A week before the EU referendum, the Chancellor of the Exchequer, George Osborne, warned that a vote to leave the EU might result in tax increases too. He spoke about a 2p rise on the basic tax rate (currently 20p in the pound) and a 3p rise in the higher rate (currently 40p). He also said Inheritance Tax (IHT) might rise by 5p from its current 40p in the pound. But to do so would go against the Conservative Government’s promises at the last general election, making this decision to implementdifficult politically.
Many commentators believe the Government would be much more likely to extend the period of austerity beyond 2020. The Institute for Fiscal Studies (IFS) said that spending might need to be curbed for two further years.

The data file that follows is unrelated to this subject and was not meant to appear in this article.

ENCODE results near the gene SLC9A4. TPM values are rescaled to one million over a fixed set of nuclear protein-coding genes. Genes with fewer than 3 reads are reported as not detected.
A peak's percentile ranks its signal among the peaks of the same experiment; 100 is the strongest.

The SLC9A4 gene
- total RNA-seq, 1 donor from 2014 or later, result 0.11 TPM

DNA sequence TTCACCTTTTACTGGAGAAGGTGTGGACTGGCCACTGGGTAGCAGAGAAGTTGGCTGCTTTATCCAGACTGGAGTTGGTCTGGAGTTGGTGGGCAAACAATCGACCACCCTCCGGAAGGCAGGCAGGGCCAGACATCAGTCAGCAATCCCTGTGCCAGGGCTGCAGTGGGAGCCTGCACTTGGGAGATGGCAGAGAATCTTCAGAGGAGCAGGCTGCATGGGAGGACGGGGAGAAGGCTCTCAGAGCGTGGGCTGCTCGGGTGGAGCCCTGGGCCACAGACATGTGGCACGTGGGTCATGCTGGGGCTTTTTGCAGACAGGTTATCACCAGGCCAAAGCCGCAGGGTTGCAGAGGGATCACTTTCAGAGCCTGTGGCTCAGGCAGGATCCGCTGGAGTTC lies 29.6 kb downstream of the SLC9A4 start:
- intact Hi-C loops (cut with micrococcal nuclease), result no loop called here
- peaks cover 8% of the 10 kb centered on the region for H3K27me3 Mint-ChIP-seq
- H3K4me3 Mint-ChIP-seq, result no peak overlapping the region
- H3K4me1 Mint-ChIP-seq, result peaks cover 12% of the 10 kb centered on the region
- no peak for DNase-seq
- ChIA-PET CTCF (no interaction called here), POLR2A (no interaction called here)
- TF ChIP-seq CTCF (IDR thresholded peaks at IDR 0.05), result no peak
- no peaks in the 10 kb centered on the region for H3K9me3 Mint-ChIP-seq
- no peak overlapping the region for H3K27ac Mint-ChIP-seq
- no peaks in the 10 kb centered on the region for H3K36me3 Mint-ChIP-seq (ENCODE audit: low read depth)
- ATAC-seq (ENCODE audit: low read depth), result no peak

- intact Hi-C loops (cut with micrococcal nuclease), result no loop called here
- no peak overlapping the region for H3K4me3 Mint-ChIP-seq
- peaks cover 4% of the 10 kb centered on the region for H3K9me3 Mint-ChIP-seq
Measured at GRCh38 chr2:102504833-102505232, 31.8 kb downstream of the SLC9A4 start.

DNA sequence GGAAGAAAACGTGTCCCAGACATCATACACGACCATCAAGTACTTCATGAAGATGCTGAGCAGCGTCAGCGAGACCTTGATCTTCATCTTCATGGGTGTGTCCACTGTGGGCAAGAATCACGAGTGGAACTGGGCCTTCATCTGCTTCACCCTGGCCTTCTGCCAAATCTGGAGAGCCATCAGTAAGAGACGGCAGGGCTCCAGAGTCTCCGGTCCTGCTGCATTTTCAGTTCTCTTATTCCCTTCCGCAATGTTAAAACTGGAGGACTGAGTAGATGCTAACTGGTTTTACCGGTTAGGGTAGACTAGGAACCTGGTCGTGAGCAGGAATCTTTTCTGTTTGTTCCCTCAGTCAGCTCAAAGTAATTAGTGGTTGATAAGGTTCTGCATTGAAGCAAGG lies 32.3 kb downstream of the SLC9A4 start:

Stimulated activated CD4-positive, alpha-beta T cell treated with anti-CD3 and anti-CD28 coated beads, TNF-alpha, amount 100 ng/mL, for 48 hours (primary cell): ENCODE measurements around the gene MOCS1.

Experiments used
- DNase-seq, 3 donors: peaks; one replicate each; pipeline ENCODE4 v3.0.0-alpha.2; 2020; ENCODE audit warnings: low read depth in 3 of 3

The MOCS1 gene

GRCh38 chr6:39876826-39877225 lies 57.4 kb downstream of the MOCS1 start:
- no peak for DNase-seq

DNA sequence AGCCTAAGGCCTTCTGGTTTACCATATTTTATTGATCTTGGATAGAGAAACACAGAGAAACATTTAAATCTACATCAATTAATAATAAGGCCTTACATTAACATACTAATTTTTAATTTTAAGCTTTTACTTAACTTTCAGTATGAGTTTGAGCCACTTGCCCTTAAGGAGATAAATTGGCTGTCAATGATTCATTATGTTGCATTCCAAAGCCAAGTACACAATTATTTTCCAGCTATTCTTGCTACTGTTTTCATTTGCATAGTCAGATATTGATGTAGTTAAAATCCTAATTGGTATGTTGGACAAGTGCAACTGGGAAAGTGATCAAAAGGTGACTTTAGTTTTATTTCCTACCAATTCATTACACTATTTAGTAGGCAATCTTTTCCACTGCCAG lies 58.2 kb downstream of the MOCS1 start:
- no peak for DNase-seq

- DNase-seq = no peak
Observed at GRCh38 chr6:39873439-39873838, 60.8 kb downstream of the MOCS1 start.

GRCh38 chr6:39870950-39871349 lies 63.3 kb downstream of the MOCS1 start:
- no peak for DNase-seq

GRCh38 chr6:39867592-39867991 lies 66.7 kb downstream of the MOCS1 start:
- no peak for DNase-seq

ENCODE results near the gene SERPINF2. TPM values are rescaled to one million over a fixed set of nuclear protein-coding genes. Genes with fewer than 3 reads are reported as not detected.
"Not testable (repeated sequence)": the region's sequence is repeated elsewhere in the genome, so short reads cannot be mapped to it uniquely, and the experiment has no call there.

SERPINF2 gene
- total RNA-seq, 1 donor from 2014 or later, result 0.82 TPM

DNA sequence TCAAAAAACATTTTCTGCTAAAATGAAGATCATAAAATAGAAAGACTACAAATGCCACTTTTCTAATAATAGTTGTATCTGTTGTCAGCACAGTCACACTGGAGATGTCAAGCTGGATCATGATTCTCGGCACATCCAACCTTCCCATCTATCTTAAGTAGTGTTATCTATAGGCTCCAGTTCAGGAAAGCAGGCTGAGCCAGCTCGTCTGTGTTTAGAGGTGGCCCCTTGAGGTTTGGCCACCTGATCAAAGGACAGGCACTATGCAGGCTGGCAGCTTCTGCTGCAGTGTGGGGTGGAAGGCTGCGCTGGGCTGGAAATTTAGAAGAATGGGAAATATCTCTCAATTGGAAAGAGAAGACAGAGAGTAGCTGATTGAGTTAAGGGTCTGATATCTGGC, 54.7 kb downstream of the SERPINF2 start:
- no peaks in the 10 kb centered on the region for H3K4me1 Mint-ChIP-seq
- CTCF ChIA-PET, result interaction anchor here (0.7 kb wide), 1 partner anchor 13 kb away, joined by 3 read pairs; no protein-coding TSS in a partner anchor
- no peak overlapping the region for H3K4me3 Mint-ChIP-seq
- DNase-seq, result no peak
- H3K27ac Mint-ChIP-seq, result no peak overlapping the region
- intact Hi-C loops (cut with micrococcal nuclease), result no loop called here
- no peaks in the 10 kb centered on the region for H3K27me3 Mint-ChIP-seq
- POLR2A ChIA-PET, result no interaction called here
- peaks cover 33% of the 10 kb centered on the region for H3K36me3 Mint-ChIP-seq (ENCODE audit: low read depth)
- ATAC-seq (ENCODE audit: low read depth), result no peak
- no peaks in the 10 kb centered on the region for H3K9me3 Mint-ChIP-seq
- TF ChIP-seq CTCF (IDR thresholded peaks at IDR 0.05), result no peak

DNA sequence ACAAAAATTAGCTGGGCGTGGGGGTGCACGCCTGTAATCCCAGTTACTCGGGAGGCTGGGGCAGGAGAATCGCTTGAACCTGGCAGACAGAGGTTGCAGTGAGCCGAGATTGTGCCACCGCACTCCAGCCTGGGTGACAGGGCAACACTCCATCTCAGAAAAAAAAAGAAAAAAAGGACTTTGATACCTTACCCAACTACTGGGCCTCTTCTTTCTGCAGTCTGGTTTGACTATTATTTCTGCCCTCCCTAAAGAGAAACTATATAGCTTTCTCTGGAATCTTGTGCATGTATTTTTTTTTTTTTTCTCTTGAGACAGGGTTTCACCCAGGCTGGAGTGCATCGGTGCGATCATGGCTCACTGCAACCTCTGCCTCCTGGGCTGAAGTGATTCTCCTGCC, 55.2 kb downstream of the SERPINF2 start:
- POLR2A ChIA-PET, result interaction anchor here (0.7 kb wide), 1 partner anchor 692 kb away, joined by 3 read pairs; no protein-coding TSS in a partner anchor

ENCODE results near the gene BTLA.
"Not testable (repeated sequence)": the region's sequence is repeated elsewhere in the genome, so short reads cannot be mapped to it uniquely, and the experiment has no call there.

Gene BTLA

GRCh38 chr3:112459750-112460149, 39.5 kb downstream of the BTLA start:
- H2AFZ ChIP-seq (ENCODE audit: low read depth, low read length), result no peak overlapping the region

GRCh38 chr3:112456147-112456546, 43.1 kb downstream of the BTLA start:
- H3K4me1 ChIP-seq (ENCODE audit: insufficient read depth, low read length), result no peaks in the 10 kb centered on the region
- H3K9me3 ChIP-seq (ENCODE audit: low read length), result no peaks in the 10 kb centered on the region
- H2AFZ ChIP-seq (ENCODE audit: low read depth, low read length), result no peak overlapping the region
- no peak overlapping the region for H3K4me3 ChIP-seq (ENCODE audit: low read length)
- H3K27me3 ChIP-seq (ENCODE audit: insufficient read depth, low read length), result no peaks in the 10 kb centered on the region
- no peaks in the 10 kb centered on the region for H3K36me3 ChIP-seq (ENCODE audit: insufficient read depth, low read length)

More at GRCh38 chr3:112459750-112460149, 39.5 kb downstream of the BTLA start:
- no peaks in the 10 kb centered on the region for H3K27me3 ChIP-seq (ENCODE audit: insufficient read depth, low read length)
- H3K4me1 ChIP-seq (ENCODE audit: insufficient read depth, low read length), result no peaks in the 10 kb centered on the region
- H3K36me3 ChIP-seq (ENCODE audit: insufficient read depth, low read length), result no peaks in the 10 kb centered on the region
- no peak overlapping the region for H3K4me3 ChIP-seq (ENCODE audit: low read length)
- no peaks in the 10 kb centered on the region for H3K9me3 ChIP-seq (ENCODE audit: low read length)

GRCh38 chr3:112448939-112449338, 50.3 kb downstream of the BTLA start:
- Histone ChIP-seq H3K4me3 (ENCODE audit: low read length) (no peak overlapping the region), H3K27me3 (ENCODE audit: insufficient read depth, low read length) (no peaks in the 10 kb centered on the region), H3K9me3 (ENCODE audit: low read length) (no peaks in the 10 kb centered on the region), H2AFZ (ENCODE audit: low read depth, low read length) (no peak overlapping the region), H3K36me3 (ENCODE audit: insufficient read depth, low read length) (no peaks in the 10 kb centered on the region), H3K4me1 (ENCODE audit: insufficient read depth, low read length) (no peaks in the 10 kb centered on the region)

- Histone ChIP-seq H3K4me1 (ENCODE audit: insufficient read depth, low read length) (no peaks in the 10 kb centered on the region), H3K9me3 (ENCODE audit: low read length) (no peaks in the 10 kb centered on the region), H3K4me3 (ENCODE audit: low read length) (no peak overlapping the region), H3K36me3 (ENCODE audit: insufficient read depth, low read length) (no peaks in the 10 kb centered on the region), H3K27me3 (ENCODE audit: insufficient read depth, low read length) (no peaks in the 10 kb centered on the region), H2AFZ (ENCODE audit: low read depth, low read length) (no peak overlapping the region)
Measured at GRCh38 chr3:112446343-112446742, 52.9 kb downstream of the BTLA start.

During the referendum, the Vote Leave campaign said it wanted to remove the 5% VAT charge on domestic fuel that is currently required by the EU – but it is not clear how or when this could be achieved.
The UK’s tax authority is stressing that ‘no laws have changed’ and that tax rules remain the same following the EU referendum. ‘Everything is continuing as normal. No laws have changed. There is no need to contact HM Revenue & Customs as a result of the EU referendum.’
Changes to financial regulations will inevitably change in time following the UK’s vote to leave the EU. However, a recorded message on the HM Revenue and Customs (HMRC) helpline stated that nothing has changed in the immediate aftermath of the vote.